I Am Resolved

August 8, 2010 at 3:30 pm | Posted in hymns | Leave a comment
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Sunday’s Hymn

Not too long ago I read and reviewed The Unwavering Resolve of Jonathan Edwards by Steven Lawson. It is based upon the Resolutions that Edwards tried to live by. I highly recommend the book for any Christian to read and learn from. Today’s hymn choice reminded me of Edwards’ Resolutions and I hope you enjoy it.

Stay faithful and hopeful,

Bill (a fellow-laborer)

Romans 15:13; Hebrews 12:28-29

I Am Resolved

By Palmer Hartsough

1.      I am resolved no longer to linger, Charmed by the world’s delight; Things that are higher, things that are nobler – These have allured my sight.

(Refrain) I will hasten to Him, Hasten so glad and free. Jesus, Greatest, Highest, I will come to Thee.

2.      I am resolved to go the Savior, Leaving my sin and strife. He is the true One; He is the just One; He hath the words of life.


3.      I am resolved to follow the Savior, Faithful and true each day. Heed what He sayeth, do what He willeth; He is the Living Way.


4.      I am resolved to enter the Kingdom, Leaving the paths of sin. Friends may oppose me, foes may beset me; Still will I enter in.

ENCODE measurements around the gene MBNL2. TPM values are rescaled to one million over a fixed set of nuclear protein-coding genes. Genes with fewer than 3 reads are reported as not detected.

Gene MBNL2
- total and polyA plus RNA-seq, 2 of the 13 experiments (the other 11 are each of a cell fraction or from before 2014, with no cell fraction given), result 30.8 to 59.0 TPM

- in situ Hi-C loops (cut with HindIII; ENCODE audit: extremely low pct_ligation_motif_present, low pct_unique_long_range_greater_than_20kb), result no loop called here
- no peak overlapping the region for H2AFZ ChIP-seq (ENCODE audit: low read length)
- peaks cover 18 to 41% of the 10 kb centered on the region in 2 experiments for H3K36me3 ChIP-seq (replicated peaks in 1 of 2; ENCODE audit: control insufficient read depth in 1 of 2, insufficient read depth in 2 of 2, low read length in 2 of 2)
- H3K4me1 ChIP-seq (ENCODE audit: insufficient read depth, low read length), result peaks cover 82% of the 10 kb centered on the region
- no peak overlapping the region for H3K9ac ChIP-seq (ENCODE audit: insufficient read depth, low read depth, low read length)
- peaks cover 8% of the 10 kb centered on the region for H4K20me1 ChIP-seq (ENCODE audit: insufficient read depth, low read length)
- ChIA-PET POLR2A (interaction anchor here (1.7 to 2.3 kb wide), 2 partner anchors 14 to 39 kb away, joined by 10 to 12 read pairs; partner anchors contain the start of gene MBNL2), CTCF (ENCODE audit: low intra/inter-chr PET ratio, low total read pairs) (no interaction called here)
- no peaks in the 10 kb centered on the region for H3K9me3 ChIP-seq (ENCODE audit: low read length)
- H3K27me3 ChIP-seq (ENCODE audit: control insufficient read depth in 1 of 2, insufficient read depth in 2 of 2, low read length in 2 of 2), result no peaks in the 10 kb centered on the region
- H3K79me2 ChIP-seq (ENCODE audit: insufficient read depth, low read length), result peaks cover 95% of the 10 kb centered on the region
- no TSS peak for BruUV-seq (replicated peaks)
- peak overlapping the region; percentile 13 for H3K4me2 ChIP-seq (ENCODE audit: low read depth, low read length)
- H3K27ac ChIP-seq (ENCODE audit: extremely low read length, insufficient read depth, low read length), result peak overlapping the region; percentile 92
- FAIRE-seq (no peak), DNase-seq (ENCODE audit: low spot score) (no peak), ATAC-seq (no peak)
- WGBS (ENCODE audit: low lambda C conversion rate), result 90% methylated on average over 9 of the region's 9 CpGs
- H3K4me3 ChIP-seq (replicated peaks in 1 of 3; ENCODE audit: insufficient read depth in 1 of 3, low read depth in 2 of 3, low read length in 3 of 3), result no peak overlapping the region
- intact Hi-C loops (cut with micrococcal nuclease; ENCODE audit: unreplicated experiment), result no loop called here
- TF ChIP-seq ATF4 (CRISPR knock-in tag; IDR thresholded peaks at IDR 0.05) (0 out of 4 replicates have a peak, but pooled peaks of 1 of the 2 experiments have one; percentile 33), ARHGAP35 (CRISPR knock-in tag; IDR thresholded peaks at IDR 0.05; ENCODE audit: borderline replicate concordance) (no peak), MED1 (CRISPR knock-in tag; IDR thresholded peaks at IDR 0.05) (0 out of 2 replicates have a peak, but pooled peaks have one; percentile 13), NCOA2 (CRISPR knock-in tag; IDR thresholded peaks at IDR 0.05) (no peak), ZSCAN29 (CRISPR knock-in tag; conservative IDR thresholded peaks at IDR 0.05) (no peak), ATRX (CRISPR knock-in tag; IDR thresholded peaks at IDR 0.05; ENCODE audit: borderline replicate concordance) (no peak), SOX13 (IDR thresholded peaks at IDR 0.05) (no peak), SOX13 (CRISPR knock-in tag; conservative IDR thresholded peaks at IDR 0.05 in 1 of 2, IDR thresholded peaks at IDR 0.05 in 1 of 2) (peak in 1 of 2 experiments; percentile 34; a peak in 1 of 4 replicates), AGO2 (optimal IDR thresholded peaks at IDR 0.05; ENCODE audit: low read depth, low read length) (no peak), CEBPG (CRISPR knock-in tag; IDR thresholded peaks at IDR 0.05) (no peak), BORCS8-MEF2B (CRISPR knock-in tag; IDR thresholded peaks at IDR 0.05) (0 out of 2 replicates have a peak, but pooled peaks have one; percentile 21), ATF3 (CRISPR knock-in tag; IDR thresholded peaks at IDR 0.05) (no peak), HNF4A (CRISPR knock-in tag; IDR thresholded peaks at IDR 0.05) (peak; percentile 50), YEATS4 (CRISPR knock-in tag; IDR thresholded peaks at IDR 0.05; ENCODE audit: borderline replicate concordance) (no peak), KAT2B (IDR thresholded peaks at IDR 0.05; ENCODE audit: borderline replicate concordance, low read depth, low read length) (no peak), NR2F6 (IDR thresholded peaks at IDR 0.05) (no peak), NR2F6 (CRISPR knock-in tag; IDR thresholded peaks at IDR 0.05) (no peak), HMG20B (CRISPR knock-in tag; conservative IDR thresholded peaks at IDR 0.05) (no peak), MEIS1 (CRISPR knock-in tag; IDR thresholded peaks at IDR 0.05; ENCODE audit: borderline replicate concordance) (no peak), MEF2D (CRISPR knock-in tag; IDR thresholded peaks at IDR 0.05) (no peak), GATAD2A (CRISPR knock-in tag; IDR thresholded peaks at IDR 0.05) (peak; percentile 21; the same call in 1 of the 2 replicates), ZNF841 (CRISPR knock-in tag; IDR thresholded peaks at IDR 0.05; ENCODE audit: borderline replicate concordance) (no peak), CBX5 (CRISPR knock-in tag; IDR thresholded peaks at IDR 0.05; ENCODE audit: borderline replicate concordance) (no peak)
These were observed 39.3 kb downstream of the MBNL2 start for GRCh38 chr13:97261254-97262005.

5.      I am resolved, and who will go with me? Come, friends without delay; Taught by the Bible, led by the Spirit, We’ll walk the heav’nly way.


Book Review – The Unwavering Resolve of Jonathan Edwards

July 12, 2010 at 11:07 am | Posted in Book Reviews | Leave a comment
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Lawson, Steven J. The Unwavering Resolve of Jonathan Edwards. Lake Mary, FL: Reformation Trust Publishing. 2008. 168pp.


Here is a book about one of the best known personalities in American church history. It focuses on Edwards’ “Resolutions” and how he practically lived them out. The author presents a lot of research through many citations of works on Edwards.  Some of the books referenced look like interesting reads also.

The book covers most of Edwards life and gives insight into his thinking. I learned some things about Edwards’ accomplishments that I did not know before. Even thought there are numerous references the book is an interesting read. It flows well and keeps the readers interest.


The “Resolutions” and how they came about and shaped Edwards’ life are the basis of the book. Lawson does a good job of breaking up and combining the “Resolutions” into groups that have a similar theme. They provided the basis for Edwards’ quest for practical holiness. As chapter 2 states, they were the compass for his soul.

From the Preface we read that Edwards thought the pursuit of holiness was the key to his spiritual growth and that he disciplined himself for the purpose of godliness.  Edwards was also an intellectual genius. He graduated from college at a younger than normal age (I won’t say how old, so you can read the book) and then went on to earn a master’s degree.